It's Thong Night at Elle et Lui, one of the Colombian capital's more popular spots if you're looking for sex with someone else's spouse. Behind a nondescript door, in a dimly lit room adorned with erotic paintings, couples chat and dance in various states of undress.
This is the heart of Colombia's swinging scene.
Daniel, a greying 43-year old wine importer, has his arm draped over the shoulder of his wife, Maria.
"Swinging is honest infidelity," he says. "I much prefer that if my wife has a fantasy of being with another man I'm involved, rather than finding out that she's been going behind my back to meet at some motel."
Until quite recently Daniel could not have been so open, let alone have found a bar in which to swing.
While other Colombian and Latin American cities sway to the sexy rhythms of salsa, Bogota has long been known as upright and prudish.
The rest of Colombia normally describes Bogotanos as cold, uptight and always in a hurry. But the city of seven million has undergone a quiet sexual revolution.
In the past two years a number of bars catering to swingers have sprung up.
And though homophobia is still rife, the gay community has made itself more visible, putting its stamp on a fashionable neighborhood, now known as the Gay Hills.
Though the swingers regard their activity as harmless fun and a totem of the city's newfound freedom, it has set them on a collision course with a city councillor who believes the more tolerant attitude to sexual mores is ripping society apart faster than the drug mafias or the 40 years of civil war.
"Now we're at a point of crisis," Francisco Noguera said. "As these clubs promote promiscuity, which then threatens the family, we can say that these clubs are one of the greatest threats to our society."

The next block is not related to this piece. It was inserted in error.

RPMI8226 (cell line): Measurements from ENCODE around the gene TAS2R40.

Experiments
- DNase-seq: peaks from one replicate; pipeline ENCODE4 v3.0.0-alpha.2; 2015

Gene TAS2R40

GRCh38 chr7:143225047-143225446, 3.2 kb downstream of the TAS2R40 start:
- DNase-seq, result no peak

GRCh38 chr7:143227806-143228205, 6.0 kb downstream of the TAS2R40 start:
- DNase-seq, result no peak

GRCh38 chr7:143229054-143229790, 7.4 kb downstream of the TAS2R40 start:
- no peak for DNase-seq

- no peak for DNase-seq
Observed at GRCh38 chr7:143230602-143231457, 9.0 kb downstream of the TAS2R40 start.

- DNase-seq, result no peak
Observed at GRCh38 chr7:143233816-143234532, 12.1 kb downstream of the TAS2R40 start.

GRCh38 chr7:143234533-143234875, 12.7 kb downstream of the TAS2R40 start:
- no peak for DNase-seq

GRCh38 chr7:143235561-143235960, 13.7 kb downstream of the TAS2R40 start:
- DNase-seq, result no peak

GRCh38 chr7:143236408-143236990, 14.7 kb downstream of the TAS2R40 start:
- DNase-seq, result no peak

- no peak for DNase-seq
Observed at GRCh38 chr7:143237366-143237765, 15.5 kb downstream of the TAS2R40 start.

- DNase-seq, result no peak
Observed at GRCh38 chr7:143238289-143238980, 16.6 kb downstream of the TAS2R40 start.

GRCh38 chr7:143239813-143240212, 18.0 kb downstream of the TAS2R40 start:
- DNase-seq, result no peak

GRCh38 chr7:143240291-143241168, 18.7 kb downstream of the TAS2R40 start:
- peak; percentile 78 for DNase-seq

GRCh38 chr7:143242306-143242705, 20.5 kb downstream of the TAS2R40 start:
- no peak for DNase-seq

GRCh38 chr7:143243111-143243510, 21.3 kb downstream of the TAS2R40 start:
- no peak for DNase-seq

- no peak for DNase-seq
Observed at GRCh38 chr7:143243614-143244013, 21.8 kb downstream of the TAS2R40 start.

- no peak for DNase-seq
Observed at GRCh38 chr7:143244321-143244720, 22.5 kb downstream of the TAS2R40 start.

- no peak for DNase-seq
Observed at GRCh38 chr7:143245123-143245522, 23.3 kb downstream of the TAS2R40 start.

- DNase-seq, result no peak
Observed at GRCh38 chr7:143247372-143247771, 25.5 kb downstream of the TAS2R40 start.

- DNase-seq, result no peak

In a still deeply conservative society, where senior members of the government belong to the most radically conservative sect of the Catholic church, Noguera's campaign has struck a chord, especially in older people alarmed at what they see as a new permissiveness.
He has prompted questions in congress and a debate on the editorial pages of the newspapers.
"I was getting my hair cut and someone handed me a magazine to read," he said. "Inside was an article on these swinger clubs, and I couldn't believe this was happening in my city."
Less than two months ago five swinger clubs advertised in Bogota's listings magazine. He proudly showed that in the latest issue only two remained. "We hope they'll all be gone soon."
The swingers' clubs are simply the first salvo in his war on permissiveness. "My goal is to clean this city up and one day I hope to see this city without any prostitute bars, gay bars or swingers' bars," he said.
The bar owners say their clients are being harassed.
"Imagine, you're sitting there naked with your wife trying to create a sexy atmosphere, and then the police come up to you to ask for your identification," said the owner of Elle et Lui, who asked not to have her real name published.
The rules of the bar, she said, ensure that it is not sleazy. No single men are allowed, although some single women sit with couples or linger by the bar.
Some clubs lay out detailed instructions on their websites for the first-time visitors, emphasising comfortable clothes ("wear boxers not briefs") and mutual respect.
"The idea is that both couples are happy with the swap, so that means satisfying all four people and that can be complicated; but if one doesn't want to do it, then forget it."
Regulars say that most couples don't swap partners, but rather come to join in the raunchy parties.
"This is a freer city now and people want to experiment with things like swinging," said Maria, 33, who with her husband, Daniel, has been swinging for three years.
Bar owners say that the local authorities have no right to shut them down, because sexual rights are protected by the constitution.
But there is a growing recognition that there are people in Bogota who want to turn back the clock.
"You have to wonder, if they do shut us down who will be next?' Maria said.